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"Tell me, Shloimie, do you have a safe place to keep money that you do not need for a while?"
"Yes, Romi. I deposit it with Shmari. He is a very reliable watchman."
"I have 100 coins that I want to deposit, Shloimie."
"Great! I was on my way over to Shmari. I have 200 coins to deposit."
The two men make their way to Shmari's. He receives them warmly.
"Please watch my bag of 200 coins."
"And my bag of 100 as well."
"I will gladly watch them for you men. However, you must each remember how much you gave me."
"No problem, Shmari. We will be back in a few months, b'ezras Hashem."
The time comes and the two men come to take their money.
"The bag of 200 coins is mine."
"What do you mean? I gave him the bag of 200. The 100 is yours."
"I never expected this would happen. Give me the 200 and you take the 100."
Neither man has any proof; therefore, they go to Beis Din.
The question is:
What should Beis Din do with the money?
The answer is:
This is a dispute in the Mishna in Bava Metziah 37a. The Tanna Kamma has a logical solution. Give each man back 100. After all, each one deposited at least 100, and would be receiving what was rightfully his. The last 100, which each one is claiming is his, should be set side until Eliyahu HaNovi comes, speedily in our days, and reveals the truth. Rebbe Yossie disgrees. One of these men is a trickster! He is trying to cheat his friend out of 100 coins! He must be punished! If he is not penalized, then anyone can claim that the second hundred is his. After all, what does he have to lose? Therefore, the entire 300 is set aside until Eliyahu HaNovi comes. The trickster must lose.
This puzzle and answer is for learning and discussion purposes only. Do not rely upon it for psak halacha! Consult a Rav to determine the correct halachic ruling.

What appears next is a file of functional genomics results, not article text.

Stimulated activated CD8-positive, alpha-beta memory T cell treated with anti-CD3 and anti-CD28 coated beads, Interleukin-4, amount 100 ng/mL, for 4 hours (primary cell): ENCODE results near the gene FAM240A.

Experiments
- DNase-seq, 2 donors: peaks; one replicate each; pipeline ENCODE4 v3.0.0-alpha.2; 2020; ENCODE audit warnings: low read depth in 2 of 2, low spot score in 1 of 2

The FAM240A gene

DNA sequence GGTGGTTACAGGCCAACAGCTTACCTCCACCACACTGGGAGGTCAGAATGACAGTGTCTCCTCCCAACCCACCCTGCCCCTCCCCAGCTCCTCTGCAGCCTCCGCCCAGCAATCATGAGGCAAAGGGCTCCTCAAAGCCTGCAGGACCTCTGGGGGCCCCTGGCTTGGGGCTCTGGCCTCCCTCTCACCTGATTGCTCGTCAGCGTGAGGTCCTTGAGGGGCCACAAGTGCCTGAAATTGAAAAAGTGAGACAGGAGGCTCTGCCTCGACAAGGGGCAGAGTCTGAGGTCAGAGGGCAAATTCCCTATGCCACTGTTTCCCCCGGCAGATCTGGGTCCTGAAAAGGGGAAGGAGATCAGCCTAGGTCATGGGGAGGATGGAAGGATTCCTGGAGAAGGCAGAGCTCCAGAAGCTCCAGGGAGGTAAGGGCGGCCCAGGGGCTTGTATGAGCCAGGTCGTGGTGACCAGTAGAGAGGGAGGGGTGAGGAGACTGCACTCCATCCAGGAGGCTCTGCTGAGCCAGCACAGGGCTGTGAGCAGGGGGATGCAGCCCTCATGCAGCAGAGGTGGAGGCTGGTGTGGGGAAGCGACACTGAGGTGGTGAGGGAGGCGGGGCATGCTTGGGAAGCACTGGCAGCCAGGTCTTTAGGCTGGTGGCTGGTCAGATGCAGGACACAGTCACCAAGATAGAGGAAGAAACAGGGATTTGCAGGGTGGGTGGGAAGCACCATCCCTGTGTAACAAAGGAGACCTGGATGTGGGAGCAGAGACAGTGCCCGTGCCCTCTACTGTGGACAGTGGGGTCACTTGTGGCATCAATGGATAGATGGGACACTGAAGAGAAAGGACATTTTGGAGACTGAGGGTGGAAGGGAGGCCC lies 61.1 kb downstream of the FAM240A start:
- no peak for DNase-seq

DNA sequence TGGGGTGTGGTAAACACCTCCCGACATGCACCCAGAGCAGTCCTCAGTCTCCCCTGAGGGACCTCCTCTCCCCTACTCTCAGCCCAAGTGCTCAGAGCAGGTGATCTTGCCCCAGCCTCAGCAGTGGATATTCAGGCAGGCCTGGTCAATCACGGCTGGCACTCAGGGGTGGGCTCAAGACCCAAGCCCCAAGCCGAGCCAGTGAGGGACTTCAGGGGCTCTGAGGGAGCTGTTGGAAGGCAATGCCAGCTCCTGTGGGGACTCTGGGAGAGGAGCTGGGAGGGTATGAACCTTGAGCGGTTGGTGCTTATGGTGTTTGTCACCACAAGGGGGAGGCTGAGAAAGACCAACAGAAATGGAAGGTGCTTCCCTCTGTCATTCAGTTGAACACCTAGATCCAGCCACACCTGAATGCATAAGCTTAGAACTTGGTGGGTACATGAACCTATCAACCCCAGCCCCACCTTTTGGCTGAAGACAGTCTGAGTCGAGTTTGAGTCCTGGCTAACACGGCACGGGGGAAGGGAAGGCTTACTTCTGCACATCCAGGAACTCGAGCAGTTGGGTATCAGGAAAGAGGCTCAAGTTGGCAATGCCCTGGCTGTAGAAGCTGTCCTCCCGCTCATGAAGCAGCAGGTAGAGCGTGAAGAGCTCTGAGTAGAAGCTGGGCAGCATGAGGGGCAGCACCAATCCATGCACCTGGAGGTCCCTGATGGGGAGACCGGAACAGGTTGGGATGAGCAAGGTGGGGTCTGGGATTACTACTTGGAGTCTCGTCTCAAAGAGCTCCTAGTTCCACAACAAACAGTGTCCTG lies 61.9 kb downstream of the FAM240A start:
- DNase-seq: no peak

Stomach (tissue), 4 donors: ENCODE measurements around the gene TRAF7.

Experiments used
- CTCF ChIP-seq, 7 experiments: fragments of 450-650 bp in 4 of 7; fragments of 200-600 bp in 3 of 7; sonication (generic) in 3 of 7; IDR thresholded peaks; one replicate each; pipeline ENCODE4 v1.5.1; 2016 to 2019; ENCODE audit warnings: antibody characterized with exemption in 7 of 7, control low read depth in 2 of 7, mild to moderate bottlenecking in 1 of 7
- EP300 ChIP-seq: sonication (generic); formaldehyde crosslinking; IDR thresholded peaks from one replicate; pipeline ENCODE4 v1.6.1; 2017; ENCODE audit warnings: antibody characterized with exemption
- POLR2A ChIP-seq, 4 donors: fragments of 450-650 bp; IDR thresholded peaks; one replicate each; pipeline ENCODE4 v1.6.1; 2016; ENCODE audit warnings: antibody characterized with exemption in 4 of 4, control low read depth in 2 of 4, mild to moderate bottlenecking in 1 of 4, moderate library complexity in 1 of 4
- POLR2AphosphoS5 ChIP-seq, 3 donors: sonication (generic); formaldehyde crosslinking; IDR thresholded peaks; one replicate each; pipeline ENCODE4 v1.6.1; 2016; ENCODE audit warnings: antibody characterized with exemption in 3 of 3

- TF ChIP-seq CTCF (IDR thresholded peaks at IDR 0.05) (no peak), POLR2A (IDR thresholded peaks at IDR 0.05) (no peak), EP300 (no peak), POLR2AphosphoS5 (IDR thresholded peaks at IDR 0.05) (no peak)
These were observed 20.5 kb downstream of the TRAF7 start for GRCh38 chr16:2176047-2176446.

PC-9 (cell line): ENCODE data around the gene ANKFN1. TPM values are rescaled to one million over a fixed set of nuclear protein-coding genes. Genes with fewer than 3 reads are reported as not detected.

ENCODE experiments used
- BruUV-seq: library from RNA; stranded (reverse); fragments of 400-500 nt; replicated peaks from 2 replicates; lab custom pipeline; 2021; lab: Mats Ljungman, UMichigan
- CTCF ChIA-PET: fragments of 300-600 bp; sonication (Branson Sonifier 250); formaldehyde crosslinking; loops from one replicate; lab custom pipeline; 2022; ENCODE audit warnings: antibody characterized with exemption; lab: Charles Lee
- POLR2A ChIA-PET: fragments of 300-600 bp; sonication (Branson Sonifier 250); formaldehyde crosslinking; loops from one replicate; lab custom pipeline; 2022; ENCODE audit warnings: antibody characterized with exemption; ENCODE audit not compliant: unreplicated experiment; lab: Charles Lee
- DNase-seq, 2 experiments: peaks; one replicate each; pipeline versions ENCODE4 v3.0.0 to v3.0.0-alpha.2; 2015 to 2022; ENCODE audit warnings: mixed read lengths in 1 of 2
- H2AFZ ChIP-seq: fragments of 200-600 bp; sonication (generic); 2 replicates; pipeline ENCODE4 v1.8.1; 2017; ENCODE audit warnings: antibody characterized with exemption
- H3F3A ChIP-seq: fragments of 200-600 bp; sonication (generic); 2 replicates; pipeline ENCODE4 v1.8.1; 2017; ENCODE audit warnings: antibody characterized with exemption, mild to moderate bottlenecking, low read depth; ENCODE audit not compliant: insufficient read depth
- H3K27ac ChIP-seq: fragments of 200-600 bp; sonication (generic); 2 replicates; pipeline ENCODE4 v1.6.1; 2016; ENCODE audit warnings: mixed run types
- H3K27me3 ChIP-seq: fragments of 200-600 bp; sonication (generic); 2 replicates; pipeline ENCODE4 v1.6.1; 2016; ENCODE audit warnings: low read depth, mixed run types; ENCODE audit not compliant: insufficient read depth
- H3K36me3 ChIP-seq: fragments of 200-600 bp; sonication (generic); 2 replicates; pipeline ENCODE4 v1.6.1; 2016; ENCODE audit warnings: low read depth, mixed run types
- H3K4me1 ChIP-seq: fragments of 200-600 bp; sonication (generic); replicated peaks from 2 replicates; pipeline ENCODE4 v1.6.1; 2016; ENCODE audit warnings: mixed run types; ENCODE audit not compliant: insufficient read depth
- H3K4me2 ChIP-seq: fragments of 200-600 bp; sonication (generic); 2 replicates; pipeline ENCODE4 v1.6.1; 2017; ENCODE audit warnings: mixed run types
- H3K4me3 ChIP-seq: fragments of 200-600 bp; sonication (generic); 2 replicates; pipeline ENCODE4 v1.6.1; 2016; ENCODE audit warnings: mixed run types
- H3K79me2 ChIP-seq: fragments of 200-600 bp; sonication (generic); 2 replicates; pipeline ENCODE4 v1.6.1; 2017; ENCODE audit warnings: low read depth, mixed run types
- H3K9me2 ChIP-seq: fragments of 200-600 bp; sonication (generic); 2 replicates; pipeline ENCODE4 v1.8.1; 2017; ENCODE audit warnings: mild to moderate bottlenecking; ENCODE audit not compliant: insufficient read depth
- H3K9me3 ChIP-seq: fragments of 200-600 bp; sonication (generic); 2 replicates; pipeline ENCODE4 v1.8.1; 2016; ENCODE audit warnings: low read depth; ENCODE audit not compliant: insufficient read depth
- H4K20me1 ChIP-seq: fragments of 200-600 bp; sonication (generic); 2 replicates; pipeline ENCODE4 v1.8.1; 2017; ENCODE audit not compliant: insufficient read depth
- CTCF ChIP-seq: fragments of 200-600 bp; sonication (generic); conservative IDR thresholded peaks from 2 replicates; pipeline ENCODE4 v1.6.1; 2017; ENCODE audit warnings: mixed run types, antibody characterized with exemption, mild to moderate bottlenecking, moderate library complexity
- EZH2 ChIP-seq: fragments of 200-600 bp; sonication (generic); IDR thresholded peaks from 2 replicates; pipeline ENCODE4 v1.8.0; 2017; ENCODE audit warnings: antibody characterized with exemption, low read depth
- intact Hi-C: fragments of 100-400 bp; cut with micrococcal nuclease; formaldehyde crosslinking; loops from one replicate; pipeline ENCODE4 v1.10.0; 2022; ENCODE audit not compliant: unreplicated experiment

"This is a very difficult Tosafos, Tzvi."
"I see, Meir. Come; let us say a tefillah to Hashem to help us understand it. Then we'll try learning it again."
"Hashem, You favor a man with knowledge, understanding, and intellect. Please grant us the wisdom to understand this difficult Tosafos."
Tzvi and Meir begin learning the Tosafos again. They reach the difficult point, and Tzvi concentrates deeply; closing his eyes very tightly. He thinks, and thinks, and thinks. Suddenly, his face lights up, and he opens his eyes.
"I think I have it!!!"
"Please, share it with me, Tzvi."
Tzvi proceeds to explain the Tosafos. Everything makes sense and fits together perfectly.
"I think you have it, Tzvi."
"Boruch Hashem! Thank you Hashem for giving us the p'shat (simple explanation) in this Tosafos!"
"Amen! May I ask you something Tzvi?"
"Go ahead Meir."
"Why did you close your eyes so tightly while you were thinking?"
"Hmmm. I never thought about it. I guess it helps me concentrate better."
"A short time ago, I heard a drasha from a prominent Rav in Yerushalayim. He spoke about the eyes and what they see."
"That sounds like an enlightening subject."
"Yes. The physical organs of the body have their spiritual counterparts. The eyes of flesh and blood see physical objects in this world. The 'spiritual eyes' see thoughts, ideas, and images from the brain's memory. When a person wants to turn his eyes inward to his thoughts and concentrate deeply, he closes his physical eyes to shut out any images that will distract him."